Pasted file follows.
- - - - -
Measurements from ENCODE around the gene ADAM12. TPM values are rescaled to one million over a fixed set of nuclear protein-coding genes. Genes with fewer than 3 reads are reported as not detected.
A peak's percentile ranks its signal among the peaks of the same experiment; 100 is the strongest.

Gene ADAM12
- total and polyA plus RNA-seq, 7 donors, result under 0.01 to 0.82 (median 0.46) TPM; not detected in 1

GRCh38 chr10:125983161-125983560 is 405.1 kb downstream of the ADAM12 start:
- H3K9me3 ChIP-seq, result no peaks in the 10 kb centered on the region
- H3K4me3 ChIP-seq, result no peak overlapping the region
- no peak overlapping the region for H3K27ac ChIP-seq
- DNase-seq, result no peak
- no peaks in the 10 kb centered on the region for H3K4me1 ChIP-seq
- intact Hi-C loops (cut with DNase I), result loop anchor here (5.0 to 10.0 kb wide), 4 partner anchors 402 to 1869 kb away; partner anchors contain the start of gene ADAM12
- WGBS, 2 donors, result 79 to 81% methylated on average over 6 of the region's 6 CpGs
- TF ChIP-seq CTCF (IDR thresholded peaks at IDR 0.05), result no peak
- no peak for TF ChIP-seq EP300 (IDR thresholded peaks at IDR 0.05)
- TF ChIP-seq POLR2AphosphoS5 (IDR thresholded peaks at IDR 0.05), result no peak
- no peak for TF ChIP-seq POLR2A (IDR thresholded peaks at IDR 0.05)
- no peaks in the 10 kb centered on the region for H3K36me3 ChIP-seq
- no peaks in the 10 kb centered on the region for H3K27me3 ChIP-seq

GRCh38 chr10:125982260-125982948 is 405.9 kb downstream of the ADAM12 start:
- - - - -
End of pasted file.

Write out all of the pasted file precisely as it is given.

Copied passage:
Measurements from ENCODE around the gene ADAM12. TPM values are rescaled to one million over a fixed set of nuclear protein-coding genes. Genes with fewer than 3 reads are reported as not detected.
A peak's percentile ranks its signal among the peaks of the same experiment; 100 is the strongest.

Gene ADAM12
- total and polyA plus RNA-seq, 7 donors, result under 0.01 to 0.82 (median 0.46) TPM; not detected in 1

GRCh38 chr10:125983161-125983560 is 405.1 kb downstream of the ADAM12 start:
- H3K9me3 ChIP-seq, result no peaks in the 10 kb centered on the region
- H3K4me3 ChIP-seq, result no peak overlapping the region
- no peak overlapping the region for H3K27ac ChIP-seq
- DNase-seq, result no peak
- no peaks in the 10 kb centered on the region for H3K4me1 ChIP-seq
- intact Hi-C loops (cut with DNase I), result loop anchor here (5.0 to 10.0 kb wide), 4 partner anchors 402 to 1869 kb away; partner anchors contain the start of gene ADAM12
- WGBS, 2 donors, result 79 to 81% methylated on average over 6 of the region's 6 CpGs
- TF ChIP-seq CTCF (IDR thresholded peaks at IDR 0.05), result no peak
- no peak for TF ChIP-seq EP300 (IDR thresholded peaks at IDR 0.05)
- TF ChIP-seq POLR2AphosphoS5 (IDR thresholded peaks at IDR 0.05), result no peak
- no peak for TF ChIP-seq POLR2A (IDR thresholded peaks at IDR 0.05)
- no peaks in the 10 kb centered on the region for H3K36me3 ChIP-seq
- no peaks in the 10 kb centered on the region for H3K27me3 ChIP-seq

GRCh38 chr10:125982260-125982948 is 405.9 kb downstream of the ADAM12 start: